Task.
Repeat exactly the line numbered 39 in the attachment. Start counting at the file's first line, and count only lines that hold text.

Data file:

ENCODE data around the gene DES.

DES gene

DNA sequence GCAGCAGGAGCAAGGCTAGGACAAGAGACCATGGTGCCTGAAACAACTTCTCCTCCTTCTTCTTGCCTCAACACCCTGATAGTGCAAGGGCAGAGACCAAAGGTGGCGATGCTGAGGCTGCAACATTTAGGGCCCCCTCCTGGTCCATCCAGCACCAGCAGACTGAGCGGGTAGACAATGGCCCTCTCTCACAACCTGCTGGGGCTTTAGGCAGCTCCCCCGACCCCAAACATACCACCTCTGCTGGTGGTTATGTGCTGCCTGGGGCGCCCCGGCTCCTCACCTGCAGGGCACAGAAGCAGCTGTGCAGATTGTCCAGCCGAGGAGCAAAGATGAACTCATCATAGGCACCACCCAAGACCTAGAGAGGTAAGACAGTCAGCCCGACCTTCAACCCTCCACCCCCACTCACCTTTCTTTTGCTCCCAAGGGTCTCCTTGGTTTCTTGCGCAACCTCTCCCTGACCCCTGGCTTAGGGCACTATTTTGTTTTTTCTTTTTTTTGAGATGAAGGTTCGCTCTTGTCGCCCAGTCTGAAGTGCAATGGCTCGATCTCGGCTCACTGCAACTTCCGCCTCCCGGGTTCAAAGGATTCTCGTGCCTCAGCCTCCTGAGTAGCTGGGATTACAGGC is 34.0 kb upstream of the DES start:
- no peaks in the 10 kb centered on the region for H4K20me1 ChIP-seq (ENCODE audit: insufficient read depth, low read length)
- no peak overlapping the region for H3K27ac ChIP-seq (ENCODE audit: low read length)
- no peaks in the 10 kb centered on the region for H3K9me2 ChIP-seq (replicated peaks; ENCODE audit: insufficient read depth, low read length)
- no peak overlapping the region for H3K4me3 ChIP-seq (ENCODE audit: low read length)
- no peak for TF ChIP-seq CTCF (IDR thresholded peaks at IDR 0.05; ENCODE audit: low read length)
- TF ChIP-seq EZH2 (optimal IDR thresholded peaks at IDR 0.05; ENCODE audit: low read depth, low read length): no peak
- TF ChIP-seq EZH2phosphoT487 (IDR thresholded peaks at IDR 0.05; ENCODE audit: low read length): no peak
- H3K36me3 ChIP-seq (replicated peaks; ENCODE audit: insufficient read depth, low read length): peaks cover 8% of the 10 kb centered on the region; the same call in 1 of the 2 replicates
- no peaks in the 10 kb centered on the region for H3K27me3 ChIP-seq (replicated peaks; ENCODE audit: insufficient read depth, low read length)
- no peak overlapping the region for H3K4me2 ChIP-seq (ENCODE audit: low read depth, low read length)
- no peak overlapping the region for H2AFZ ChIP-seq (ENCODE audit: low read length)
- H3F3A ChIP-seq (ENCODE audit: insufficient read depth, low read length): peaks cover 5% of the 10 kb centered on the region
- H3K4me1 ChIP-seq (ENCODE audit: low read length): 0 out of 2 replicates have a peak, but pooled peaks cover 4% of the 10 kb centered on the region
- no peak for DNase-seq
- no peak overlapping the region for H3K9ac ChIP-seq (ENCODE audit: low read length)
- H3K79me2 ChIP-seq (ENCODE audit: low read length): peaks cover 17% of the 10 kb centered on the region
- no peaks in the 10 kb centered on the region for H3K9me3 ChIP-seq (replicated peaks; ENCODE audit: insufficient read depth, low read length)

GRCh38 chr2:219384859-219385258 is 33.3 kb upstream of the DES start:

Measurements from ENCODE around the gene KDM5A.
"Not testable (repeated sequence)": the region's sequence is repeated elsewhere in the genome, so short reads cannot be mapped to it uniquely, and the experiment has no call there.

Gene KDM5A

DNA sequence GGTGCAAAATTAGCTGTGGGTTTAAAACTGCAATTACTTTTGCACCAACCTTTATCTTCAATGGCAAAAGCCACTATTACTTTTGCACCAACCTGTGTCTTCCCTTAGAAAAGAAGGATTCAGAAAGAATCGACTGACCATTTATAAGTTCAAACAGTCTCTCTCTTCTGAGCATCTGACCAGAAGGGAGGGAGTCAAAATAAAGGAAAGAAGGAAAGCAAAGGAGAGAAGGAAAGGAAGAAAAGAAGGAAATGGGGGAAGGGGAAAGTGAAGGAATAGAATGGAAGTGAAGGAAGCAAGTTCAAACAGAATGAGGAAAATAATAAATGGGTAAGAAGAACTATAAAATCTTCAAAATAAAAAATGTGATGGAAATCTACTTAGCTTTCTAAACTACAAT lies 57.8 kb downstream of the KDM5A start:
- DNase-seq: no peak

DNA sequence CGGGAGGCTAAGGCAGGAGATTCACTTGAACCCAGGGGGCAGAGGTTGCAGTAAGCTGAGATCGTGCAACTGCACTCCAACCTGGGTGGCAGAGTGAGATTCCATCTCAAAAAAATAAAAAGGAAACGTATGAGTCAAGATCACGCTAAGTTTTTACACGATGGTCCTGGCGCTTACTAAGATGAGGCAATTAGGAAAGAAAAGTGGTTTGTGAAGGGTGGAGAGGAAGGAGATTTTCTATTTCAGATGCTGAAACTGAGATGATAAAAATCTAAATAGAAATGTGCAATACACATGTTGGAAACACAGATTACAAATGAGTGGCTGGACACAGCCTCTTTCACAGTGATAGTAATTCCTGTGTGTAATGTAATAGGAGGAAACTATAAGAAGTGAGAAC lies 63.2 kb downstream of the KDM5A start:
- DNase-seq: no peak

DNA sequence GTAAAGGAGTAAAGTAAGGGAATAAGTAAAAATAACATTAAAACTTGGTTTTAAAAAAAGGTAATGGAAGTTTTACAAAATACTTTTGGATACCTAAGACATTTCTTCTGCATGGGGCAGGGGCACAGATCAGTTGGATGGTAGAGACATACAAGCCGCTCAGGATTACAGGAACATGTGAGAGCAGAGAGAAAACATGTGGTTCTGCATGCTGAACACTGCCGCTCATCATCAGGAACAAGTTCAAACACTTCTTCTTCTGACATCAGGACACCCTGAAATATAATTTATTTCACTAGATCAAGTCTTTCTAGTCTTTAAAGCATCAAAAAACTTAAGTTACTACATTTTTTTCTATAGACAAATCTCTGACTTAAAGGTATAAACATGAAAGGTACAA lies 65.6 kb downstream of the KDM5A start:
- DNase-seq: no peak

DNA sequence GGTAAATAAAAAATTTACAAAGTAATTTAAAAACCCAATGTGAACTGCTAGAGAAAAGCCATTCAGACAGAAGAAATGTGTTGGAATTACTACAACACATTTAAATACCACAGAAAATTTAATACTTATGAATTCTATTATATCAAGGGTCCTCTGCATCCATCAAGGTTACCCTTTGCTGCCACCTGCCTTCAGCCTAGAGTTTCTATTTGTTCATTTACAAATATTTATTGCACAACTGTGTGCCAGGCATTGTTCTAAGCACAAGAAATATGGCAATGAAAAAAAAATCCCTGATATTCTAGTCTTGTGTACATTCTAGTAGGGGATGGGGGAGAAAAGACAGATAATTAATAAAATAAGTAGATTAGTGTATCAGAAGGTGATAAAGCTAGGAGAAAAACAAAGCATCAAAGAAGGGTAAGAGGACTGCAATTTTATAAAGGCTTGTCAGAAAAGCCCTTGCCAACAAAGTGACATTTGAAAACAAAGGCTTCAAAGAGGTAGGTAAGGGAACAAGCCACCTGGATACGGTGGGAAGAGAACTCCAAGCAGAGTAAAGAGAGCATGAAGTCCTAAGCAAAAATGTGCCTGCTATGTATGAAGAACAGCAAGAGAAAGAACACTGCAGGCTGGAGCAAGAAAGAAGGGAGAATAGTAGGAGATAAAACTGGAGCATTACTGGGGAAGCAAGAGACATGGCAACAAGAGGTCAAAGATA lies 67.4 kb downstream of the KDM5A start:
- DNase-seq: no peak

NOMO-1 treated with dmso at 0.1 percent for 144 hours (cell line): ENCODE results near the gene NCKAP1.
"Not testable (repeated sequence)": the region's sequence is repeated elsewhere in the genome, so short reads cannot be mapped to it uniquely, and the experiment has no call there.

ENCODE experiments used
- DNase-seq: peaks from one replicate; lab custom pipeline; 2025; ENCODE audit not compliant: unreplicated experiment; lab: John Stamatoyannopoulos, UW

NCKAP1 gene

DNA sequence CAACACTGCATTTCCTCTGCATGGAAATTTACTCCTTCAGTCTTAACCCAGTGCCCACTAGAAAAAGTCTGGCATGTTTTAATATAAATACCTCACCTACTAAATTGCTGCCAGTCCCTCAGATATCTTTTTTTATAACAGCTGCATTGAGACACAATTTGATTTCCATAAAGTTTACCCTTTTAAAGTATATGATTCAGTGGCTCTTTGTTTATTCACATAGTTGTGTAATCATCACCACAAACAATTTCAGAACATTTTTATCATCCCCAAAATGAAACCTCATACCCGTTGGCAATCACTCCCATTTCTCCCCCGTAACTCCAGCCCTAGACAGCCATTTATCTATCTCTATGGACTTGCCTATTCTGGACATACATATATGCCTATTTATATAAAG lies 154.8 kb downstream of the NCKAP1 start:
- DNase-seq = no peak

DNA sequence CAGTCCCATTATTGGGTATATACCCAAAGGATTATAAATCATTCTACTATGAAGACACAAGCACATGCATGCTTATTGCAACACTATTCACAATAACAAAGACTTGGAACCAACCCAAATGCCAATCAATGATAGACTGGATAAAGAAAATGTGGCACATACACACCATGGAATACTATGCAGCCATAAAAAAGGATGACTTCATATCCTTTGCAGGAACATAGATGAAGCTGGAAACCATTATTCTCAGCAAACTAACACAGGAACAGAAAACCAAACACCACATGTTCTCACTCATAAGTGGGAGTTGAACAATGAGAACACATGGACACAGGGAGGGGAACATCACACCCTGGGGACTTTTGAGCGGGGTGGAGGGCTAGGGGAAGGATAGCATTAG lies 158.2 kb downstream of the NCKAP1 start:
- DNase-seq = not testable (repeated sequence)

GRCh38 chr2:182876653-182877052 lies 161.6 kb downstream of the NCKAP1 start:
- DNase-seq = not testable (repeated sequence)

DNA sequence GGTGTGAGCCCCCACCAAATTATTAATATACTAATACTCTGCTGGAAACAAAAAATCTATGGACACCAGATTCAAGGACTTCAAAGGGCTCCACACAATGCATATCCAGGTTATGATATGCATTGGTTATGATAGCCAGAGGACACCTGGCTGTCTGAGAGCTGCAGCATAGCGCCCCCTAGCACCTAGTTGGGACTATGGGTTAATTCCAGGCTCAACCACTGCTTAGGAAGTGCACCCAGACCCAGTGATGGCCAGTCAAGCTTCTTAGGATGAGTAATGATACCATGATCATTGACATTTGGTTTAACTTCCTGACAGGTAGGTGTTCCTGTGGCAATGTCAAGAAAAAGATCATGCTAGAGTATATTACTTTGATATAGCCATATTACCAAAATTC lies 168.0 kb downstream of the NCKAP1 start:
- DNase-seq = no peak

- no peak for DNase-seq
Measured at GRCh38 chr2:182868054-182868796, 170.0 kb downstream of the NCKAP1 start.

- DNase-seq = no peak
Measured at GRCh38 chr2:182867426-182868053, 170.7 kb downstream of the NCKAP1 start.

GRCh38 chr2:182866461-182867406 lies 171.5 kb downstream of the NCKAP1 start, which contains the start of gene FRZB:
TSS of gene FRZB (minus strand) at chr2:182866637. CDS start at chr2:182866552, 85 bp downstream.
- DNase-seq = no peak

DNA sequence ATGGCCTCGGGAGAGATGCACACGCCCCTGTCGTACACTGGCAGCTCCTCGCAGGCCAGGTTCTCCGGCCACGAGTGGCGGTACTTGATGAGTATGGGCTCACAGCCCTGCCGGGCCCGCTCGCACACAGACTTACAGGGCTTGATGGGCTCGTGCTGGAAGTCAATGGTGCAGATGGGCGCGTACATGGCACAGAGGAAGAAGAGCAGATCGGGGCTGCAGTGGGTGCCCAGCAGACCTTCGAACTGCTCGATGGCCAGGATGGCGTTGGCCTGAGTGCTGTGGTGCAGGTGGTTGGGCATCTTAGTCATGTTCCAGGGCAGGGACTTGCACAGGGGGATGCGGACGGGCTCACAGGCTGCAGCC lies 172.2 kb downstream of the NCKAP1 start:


- DNase-seq = no peak